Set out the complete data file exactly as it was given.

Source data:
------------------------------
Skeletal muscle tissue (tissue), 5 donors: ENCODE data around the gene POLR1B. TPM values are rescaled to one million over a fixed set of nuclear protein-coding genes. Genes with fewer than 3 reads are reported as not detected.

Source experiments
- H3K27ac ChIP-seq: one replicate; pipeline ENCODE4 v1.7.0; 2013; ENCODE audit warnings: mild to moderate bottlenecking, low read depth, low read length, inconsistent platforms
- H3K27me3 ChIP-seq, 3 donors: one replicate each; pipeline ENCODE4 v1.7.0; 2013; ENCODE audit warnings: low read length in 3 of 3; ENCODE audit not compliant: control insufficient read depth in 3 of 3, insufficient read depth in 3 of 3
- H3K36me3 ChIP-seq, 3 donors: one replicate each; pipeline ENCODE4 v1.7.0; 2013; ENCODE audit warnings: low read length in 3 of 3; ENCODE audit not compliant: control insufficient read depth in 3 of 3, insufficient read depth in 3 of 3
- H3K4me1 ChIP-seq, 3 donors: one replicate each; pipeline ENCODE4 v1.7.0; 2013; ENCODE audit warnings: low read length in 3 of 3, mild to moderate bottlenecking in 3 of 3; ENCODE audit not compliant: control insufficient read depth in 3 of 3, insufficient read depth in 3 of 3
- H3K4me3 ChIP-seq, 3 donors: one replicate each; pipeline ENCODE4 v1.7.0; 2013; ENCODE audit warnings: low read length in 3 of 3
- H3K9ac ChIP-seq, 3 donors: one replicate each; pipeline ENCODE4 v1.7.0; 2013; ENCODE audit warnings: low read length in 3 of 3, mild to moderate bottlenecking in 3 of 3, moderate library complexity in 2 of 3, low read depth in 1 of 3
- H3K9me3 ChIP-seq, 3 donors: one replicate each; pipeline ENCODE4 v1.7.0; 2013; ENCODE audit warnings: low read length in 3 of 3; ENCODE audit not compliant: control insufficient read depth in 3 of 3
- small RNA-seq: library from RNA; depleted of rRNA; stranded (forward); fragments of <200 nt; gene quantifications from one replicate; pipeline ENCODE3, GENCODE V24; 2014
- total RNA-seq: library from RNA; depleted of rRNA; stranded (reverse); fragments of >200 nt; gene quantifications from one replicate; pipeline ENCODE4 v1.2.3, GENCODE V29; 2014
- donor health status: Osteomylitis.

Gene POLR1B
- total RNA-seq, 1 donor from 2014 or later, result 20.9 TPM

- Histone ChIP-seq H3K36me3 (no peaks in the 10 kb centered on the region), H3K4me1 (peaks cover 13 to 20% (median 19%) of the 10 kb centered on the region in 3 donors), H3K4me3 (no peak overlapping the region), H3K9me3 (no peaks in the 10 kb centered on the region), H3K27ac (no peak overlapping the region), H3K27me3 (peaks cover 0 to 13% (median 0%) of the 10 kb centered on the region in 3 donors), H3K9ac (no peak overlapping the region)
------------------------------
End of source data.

Skeletal muscle tissue (tissue), 5 donors: ENCODE data around the gene POLR1B. TPM values are rescaled to one million over a fixed set of nuclear protein-coding genes. Genes with fewer than 3 reads are reported as not detected.

Source experiments
- H3K27ac ChIP-seq: one replicate; pipeline ENCODE4 v1.7.0; 2013; ENCODE audit warnings: mild to moderate bottlenecking, low read depth, low read length, inconsistent platforms
- H3K27me3 ChIP-seq, 3 donors: one replicate each; pipeline ENCODE4 v1.7.0; 2013; ENCODE audit warnings: low read length in 3 of 3; ENCODE audit not compliant: control insufficient read depth in 3 of 3, insufficient read depth in 3 of 3
- H3K36me3 ChIP-seq, 3 donors: one replicate each; pipeline ENCODE4 v1.7.0; 2013; ENCODE audit warnings: low read length in 3 of 3; ENCODE audit not compliant: control insufficient read depth in 3 of 3, insufficient read depth in 3 of 3
- H3K4me1 ChIP-seq, 3 donors: one replicate each; pipeline ENCODE4 v1.7.0; 2013; ENCODE audit warnings: low read length in 3 of 3, mild to moderate bottlenecking in 3 of 3; ENCODE audit not compliant: control insufficient read depth in 3 of 3, insufficient read depth in 3 of 3
- H3K4me3 ChIP-seq, 3 donors: one replicate each; pipeline ENCODE4 v1.7.0; 2013; ENCODE audit warnings: low read length in 3 of 3
- H3K9ac ChIP-seq, 3 donors: one replicate each; pipeline ENCODE4 v1.7.0; 2013; ENCODE audit warnings: low read length in 3 of 3, mild to moderate bottlenecking in 3 of 3, moderate library complexity in 2 of 3, low read depth in 1 of 3
- H3K9me3 ChIP-seq, 3 donors: one replicate each; pipeline ENCODE4 v1.7.0; 2013; ENCODE audit warnings: low read length in 3 of 3; ENCODE audit not compliant: control insufficient read depth in 3 of 3
- small RNA-seq: library from RNA; depleted of rRNA; stranded (forward); fragments of <200 nt; gene quantifications from one replicate; pipeline ENCODE3, GENCODE V24; 2014
- total RNA-seq: library from RNA; depleted of rRNA; stranded (reverse); fragments of >200 nt; gene quantifications from one replicate; pipeline ENCODE4 v1.2.3, GENCODE V29; 2014
- donor health status: Osteomylitis.

Gene POLR1B
- total RNA-seq, 1 donor from 2014 or later, result 20.9 TPM

- Histone ChIP-seq H3K36me3 (no peaks in the 10 kb centered on the region), H3K4me1 (peaks cover 13 to 20% (median 19%) of the 10 kb centered on the region in 3 donors), H3K4me3 (no peak overlapping the region), H3K9me3 (no peaks in the 10 kb centered on the region), H3K27ac (no peak overlapping the region), H3K27me3 (peaks cover 0 to 13% (median 0%) of the 10 kb centered on the region in 3 donors), H3K9ac (no peak overlapping the region)